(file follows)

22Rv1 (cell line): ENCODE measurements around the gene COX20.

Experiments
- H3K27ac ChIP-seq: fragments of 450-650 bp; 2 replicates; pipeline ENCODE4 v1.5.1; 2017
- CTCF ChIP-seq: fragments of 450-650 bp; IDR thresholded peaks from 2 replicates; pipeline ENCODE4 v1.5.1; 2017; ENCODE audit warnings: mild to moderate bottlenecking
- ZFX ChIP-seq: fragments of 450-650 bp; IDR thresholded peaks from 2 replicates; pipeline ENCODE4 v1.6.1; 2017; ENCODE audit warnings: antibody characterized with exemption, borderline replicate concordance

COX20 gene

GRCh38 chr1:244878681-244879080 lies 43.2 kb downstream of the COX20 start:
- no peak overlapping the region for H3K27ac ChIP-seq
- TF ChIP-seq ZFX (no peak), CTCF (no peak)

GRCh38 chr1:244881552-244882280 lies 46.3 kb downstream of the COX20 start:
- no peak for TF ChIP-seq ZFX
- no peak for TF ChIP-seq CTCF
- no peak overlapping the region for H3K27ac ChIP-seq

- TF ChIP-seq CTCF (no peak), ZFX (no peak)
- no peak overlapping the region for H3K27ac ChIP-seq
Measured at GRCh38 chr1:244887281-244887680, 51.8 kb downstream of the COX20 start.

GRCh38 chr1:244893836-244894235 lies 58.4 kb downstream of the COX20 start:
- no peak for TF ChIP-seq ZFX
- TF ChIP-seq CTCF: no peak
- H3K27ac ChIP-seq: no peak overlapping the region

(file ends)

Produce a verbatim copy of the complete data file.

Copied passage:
22Rv1 (cell line): ENCODE measurements around the gene COX20.

Experiments
- H3K27ac ChIP-seq: fragments of 450-650 bp; 2 replicates; pipeline ENCODE4 v1.5.1; 2017
- CTCF ChIP-seq: fragments of 450-650 bp; IDR thresholded peaks from 2 replicates; pipeline ENCODE4 v1.5.1; 2017; ENCODE audit warnings: mild to moderate bottlenecking
- ZFX ChIP-seq: fragments of 450-650 bp; IDR thresholded peaks from 2 replicates; pipeline ENCODE4 v1.6.1; 2017; ENCODE audit warnings: antibody characterized with exemption, borderline replicate concordance

COX20 gene

GRCh38 chr1:244878681-244879080 lies 43.2 kb downstream of the COX20 start:
- no peak overlapping the region for H3K27ac ChIP-seq
- TF ChIP-seq ZFX (no peak), CTCF (no peak)

GRCh38 chr1:244881552-244882280 lies 46.3 kb downstream of the COX20 start:
- no peak for TF ChIP-seq ZFX
- no peak for TF ChIP-seq CTCF
- no peak overlapping the region for H3K27ac ChIP-seq

- TF ChIP-seq CTCF (no peak), ZFX (no peak)
- no peak overlapping the region for H3K27ac ChIP-seq
Measured at GRCh38 chr1:244887281-244887680, 51.8 kb downstream of the COX20 start.

GRCh38 chr1:244893836-244894235 lies 58.4 kb downstream of the COX20 start:
- no peak for TF ChIP-seq ZFX
- TF ChIP-seq CTCF: no peak
- H3K27ac ChIP-seq: no peak overlapping the region